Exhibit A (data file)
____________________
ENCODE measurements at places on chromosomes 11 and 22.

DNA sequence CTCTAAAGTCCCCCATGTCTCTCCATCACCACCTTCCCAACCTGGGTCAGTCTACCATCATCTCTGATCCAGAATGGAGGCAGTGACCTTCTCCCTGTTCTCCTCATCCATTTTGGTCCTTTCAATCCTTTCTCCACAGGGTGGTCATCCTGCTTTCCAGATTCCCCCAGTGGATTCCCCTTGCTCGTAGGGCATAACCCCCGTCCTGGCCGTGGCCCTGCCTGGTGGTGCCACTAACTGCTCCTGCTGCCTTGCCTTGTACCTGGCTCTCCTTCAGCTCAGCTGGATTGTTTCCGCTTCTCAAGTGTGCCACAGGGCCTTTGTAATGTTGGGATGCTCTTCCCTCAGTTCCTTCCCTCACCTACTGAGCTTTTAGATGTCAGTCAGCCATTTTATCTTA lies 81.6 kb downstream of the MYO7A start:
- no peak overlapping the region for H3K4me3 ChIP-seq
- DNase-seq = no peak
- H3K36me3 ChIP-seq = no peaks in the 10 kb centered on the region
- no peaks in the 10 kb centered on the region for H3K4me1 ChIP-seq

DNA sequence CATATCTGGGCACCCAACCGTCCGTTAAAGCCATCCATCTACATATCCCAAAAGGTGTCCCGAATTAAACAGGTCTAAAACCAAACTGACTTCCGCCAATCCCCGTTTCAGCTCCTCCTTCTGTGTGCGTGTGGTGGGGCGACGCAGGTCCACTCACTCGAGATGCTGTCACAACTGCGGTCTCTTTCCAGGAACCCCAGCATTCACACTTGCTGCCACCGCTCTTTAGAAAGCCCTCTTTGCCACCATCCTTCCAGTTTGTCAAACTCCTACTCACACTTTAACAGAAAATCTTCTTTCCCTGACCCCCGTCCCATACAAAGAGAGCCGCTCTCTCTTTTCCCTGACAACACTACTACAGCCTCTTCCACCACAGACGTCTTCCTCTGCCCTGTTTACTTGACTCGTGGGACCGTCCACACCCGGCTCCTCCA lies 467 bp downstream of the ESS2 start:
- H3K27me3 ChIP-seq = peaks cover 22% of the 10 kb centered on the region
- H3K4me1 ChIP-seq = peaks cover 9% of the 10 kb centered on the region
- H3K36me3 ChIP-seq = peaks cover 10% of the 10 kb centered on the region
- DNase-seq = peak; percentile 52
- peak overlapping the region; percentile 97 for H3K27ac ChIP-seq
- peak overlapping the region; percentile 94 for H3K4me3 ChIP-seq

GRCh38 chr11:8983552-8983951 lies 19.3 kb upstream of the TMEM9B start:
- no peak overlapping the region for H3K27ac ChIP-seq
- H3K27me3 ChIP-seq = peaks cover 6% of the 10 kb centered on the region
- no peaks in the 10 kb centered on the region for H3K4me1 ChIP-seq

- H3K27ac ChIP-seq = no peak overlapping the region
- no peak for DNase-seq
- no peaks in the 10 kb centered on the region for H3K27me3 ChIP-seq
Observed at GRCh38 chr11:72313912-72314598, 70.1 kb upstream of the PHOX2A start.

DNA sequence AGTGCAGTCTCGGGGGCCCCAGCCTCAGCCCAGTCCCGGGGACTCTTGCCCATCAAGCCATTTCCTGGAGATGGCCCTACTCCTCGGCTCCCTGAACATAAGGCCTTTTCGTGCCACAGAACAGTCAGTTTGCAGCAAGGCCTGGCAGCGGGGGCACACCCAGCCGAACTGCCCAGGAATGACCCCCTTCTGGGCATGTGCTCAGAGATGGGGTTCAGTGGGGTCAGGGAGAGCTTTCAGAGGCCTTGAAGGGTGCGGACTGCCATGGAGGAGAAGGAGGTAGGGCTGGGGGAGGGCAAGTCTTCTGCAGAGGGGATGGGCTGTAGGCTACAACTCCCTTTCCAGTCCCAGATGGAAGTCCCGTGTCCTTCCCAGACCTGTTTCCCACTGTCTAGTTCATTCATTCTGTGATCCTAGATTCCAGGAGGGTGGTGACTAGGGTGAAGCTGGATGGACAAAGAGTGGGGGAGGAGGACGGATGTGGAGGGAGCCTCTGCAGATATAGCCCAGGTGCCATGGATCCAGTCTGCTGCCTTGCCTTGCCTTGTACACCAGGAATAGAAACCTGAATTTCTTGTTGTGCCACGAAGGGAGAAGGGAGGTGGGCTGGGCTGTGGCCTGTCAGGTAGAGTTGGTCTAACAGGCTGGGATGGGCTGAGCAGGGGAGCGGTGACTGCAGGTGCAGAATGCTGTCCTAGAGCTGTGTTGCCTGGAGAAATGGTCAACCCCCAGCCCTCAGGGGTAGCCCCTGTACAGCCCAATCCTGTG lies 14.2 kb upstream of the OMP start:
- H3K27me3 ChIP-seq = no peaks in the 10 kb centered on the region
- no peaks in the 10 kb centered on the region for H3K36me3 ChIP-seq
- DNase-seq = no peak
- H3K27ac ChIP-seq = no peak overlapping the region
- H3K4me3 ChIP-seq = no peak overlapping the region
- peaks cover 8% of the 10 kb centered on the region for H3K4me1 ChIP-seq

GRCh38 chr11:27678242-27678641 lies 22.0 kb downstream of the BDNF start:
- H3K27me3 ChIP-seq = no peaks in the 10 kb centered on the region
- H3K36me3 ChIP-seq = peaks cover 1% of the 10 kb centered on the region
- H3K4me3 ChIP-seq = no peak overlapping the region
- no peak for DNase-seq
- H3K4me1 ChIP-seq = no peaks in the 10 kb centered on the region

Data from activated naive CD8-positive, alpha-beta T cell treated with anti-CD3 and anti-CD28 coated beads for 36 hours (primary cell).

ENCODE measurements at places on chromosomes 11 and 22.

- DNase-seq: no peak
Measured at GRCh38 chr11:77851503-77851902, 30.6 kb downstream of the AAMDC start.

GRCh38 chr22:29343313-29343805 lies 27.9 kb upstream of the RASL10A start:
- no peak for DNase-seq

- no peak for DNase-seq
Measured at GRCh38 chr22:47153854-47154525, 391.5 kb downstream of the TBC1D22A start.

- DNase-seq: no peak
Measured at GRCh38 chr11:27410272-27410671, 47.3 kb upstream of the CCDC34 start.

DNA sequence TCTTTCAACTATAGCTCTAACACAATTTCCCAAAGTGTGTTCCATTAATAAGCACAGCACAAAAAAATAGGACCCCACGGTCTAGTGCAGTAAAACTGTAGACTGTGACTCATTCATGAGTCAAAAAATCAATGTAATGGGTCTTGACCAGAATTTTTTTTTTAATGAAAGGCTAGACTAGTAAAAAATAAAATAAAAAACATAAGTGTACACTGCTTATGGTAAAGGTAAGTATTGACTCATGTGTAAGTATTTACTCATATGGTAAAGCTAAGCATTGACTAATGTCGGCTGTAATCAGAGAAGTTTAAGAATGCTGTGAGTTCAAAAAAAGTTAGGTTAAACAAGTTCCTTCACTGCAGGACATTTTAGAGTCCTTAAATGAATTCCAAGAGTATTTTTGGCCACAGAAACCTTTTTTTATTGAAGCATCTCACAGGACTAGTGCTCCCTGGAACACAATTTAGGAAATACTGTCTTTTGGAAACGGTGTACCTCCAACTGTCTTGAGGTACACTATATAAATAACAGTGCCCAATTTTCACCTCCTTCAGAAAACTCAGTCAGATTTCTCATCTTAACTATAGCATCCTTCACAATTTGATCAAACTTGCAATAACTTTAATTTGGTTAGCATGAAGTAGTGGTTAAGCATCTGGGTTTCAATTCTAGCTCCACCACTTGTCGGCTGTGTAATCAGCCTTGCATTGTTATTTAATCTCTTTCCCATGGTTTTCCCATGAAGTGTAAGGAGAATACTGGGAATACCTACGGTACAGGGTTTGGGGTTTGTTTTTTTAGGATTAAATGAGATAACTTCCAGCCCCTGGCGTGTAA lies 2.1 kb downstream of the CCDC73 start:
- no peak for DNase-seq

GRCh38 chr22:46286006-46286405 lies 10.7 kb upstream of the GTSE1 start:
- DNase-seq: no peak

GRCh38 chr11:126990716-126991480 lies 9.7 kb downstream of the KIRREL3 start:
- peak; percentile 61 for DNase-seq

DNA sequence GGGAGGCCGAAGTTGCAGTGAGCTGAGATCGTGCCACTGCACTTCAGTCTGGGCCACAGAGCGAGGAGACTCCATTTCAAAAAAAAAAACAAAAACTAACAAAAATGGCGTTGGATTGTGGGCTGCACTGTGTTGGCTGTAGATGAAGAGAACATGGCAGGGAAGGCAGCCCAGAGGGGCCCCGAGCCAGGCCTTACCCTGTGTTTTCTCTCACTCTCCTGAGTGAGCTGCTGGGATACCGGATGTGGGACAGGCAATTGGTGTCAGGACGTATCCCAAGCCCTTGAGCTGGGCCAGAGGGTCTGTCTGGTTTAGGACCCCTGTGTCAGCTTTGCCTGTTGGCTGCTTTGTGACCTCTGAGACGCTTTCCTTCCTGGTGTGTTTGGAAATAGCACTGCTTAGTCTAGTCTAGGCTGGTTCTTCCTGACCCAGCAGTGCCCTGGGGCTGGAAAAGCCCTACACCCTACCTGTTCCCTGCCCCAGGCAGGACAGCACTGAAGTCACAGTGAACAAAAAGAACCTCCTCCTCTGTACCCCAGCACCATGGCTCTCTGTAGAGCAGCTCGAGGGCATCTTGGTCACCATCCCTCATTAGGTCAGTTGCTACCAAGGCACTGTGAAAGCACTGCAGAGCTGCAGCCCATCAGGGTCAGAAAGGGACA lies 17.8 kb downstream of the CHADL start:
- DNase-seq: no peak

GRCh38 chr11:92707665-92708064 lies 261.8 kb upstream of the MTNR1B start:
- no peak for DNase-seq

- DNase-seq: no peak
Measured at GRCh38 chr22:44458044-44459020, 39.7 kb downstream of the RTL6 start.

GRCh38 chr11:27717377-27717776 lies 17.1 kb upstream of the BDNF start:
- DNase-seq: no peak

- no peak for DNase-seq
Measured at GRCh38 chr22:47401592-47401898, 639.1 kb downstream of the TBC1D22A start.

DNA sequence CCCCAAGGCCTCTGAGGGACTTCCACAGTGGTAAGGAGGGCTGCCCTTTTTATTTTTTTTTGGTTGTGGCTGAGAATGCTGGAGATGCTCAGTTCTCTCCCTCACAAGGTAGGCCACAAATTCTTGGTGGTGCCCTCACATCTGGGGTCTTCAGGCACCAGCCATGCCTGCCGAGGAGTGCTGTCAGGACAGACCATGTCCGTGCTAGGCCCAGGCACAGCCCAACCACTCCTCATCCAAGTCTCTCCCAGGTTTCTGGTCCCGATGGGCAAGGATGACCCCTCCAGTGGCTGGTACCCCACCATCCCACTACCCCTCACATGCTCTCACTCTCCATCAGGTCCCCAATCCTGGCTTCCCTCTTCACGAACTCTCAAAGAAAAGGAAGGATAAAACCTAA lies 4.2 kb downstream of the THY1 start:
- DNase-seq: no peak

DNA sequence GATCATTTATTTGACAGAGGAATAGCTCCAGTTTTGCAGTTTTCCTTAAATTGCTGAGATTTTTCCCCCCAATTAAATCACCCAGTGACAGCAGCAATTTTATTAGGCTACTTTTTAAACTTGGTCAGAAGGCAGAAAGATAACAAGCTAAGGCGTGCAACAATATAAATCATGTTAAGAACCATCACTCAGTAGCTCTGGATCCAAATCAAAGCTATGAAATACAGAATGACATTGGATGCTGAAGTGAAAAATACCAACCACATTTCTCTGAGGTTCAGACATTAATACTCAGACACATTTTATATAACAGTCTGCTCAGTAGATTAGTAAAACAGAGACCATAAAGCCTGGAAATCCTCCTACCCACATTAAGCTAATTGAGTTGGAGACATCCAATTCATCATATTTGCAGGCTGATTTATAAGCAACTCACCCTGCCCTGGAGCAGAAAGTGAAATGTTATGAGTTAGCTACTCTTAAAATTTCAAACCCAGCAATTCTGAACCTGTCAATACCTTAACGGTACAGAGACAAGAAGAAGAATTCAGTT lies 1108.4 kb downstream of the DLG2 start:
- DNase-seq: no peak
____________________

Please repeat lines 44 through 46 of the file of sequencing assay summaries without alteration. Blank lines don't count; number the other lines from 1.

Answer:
Measured at GRCh38 chr11:27410272-27410671, 47.3 kb upstream of the CCDC34 start.

DNA sequence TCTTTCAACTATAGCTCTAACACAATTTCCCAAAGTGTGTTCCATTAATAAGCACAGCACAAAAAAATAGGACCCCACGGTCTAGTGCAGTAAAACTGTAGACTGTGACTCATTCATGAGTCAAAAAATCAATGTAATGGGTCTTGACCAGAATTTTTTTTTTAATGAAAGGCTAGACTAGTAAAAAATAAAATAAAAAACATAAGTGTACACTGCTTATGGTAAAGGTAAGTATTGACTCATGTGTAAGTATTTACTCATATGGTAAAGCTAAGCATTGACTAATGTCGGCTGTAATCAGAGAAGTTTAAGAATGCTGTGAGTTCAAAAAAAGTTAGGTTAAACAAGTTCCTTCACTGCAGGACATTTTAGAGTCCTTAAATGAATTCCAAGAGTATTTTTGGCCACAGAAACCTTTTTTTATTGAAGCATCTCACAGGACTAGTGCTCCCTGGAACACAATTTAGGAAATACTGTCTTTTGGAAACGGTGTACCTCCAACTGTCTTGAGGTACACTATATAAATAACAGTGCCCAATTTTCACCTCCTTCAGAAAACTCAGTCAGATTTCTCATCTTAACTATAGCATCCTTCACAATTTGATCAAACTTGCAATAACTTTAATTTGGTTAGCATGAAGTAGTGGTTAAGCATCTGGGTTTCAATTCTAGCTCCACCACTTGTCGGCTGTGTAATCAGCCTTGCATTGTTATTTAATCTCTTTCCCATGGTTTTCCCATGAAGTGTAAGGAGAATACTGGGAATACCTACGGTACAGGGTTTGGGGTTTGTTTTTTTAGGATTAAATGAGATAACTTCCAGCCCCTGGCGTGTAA lies 2.1 kb downstream of the CCDC73 start:
- no peak for DNase-seq